The Ministry of Agriculture (MoA) this week said that it was going ahead with the annual National Agricultural show, despite financial constraints.
District shows will start in July with the finals being held in Gaborone in August.
Dr Micus Chimbombi, the Permanent Secretary in the MoA, said that, though Debswana pulled out from financially sponsoring the show, they are willing to continue with the proceedings in preparation for the show. Debswana has, for the past years, sponsored the show with an amount of P600 000 but have pulled out this year, reportedly because of the credit crunch.
Chimbombi, however, acknowledged and thanked the company for the moral support they have continued to offer the show committee.
Welcoming guests at the breakfast meeting held today (Thursday 18 June), Chimbombi highlighted that the ministry needs the invited parties to “hold hands” with the ministry and help them make the event a success. He appealed to the guests to support the show financially.
Present at the occasion were Chief Executive officers from different institutions, like the Botswana Agricultural Marketing Board (BAMB), Mahindra Botswana, Nutri Feeds Botswana, and BBI, amongst others.
He noted to the audience that, though over the years the agricultural show was part of the Global Expo, they received complaints from stakeholders that the Global Expo was not affording them the opportunity to showcase their products and that the season was also not favourable for showcasing some of the agricultural products.
“That’s why the Agriculture ministry decided to proceed on its own for the past two years,” he said.
During the breakfast meeting, the tentative program of the show was revealed.
The chairman of the Show Committee, Stanley Mosielele, presented the menu of the show, ranging from cereal crops, fruits, oil seeds, processed foods, legumes, vegetables, ostrich, rabbit, goat, and sheep prices.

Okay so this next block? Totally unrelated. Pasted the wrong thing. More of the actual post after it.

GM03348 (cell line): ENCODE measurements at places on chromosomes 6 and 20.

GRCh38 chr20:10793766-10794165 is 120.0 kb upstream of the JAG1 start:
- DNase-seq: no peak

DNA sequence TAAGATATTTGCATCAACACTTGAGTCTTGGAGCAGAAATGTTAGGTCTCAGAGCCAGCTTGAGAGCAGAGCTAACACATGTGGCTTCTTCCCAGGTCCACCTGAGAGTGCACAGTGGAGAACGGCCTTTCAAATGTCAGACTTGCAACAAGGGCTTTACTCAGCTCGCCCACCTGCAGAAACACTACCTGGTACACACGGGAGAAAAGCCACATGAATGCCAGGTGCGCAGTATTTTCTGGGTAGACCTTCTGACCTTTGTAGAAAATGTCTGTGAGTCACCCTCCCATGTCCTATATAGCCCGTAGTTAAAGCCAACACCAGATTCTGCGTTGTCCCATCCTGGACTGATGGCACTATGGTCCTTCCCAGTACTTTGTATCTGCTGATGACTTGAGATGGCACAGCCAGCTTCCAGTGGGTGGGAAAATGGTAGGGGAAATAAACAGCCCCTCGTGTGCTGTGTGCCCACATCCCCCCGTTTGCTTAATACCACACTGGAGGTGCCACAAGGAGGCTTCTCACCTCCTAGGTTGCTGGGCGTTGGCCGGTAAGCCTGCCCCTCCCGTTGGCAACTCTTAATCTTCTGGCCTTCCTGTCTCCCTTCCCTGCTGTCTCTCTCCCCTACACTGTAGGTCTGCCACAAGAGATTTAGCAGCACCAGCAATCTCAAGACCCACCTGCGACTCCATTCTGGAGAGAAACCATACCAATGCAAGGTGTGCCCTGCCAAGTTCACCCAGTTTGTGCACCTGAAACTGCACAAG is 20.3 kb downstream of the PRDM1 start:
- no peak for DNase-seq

The menu also comprised of the chicken, bull and pig prices.
The most expensive was the cattle prices totaling P208 500 and the least expensive being the ostrich category which cost P41 500.
The fruits, vegetables, oil seeds, legumes and processed foods all were at P56 500.
The rabbits sector required P91 000 sponsorship for all districts whereas the goats, pig and sheep sections required P135 000. To sponsor the champion cock and hen a grand total of P91 000 is required.
The CEO of BAMB, Masego Mphathi commented that he was concerned with the judging criteria used over the years. He said that the judging should be based on productivity rather than been done on the basis of what is being exhibited during the show.
In response, the Agricultural Show Committee assured the attendants that they will, in due time, monitor crop products in the fields during production and also assess the end product.
Some of the attendants showed concern regarding the change of time for the final show arguing that most people attended the show in the morning and retired to watch the Coca ÔÇôCola Cup matches, which took place at around the same time as the show before it broke away from the Global Expo.
Other attendants also said that the show “should be taken to the people”, saying that the different districts within the country should take turns in hosting the show.
The Chief Agricultural Information and Public Relations officer, Mogogi Kojane, responded, saying that the show could not be moved around because “the infrastructure in Gaborone and the equipment we require to host an event of such magnitude cannot be moved around”.
Matshego Gobuamang, a member of the Agricultural Committee and farmer, assured the attendants that an auction game could be arranged after the show.
“We can find a game more related to us than football,” he asserted.
On giving the vote of thanks, Gobuamang reminded the audience that, “The plate in front of you started in a farm somewhere, whether as a seed or sperm or ovule.”
He added that farming is an expensive venture.
The event closed on a happy note with Dave Gilbert from Nutri Feeds Botswana pledging P200 000 to be used across all sections and Esther Norris, an employee of Barclays Bank, donating P500 from her pocket.